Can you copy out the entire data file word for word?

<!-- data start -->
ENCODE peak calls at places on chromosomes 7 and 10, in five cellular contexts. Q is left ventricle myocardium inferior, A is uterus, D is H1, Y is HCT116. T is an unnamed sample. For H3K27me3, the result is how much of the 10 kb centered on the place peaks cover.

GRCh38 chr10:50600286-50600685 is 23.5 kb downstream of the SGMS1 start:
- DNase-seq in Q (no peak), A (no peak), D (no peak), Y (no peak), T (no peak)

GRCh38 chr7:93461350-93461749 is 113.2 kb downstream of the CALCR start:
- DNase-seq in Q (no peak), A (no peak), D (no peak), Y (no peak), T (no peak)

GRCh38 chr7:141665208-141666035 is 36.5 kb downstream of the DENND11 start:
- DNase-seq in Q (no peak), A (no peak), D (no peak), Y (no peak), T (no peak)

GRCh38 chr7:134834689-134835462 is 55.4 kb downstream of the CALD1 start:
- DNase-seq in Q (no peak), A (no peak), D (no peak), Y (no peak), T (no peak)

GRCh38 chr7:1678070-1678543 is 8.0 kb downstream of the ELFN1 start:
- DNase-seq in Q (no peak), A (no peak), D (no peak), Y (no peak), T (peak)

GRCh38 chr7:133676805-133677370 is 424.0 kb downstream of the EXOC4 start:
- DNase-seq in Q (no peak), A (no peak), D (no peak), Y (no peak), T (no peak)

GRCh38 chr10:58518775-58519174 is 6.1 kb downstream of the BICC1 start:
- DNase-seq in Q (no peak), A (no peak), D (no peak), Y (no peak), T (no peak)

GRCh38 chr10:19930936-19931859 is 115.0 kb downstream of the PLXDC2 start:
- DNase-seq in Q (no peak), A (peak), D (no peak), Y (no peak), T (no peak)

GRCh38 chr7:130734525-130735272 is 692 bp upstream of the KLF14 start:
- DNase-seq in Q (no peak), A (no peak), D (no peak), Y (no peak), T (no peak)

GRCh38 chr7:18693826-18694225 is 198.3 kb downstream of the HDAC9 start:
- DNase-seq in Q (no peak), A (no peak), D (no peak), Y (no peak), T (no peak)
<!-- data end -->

ENCODE peak calls at places on chromosomes 7 and 10, in five cellular contexts. Q is left ventricle myocardium inferior, A is uterus, D is H1, Y is HCT116. T is an unnamed sample. For H3K27me3, the result is how much of the 10 kb centered on the place peaks cover.

GRCh38 chr10:50600286-50600685 is 23.5 kb downstream of the SGMS1 start:
- DNase-seq in Q (no peak), A (no peak), D (no peak), Y (no peak), T (no peak)

GRCh38 chr7:93461350-93461749 is 113.2 kb downstream of the CALCR start:
- DNase-seq in Q (no peak), A (no peak), D (no peak), Y (no peak), T (no peak)

GRCh38 chr7:141665208-141666035 is 36.5 kb downstream of the DENND11 start:
- DNase-seq in Q (no peak), A (no peak), D (no peak), Y (no peak), T (no peak)

GRCh38 chr7:134834689-134835462 is 55.4 kb downstream of the CALD1 start:
- DNase-seq in Q (no peak), A (no peak), D (no peak), Y (no peak), T (no peak)

GRCh38 chr7:1678070-1678543 is 8.0 kb downstream of the ELFN1 start:
- DNase-seq in Q (no peak), A (no peak), D (no peak), Y (no peak), T (peak)

GRCh38 chr7:133676805-133677370 is 424.0 kb downstream of the EXOC4 start:
- DNase-seq in Q (no peak), A (no peak), D (no peak), Y (no peak), T (no peak)

GRCh38 chr10:58518775-58519174 is 6.1 kb downstream of the BICC1 start:
- DNase-seq in Q (no peak), A (no peak), D (no peak), Y (no peak), T (no peak)

GRCh38 chr10:19930936-19931859 is 115.0 kb downstream of the PLXDC2 start:
- DNase-seq in Q (no peak), A (peak), D (no peak), Y (no peak), T (no peak)

GRCh38 chr7:130734525-130735272 is 692 bp upstream of the KLF14 start:
- DNase-seq in Q (no peak), A (no peak), D (no peak), Y (no peak), T (no peak)

GRCh38 chr7:18693826-18694225 is 198.3 kb downstream of the HDAC9 start:
- DNase-seq in Q (no peak), A (no peak), D (no peak), Y (no peak), T (no peak)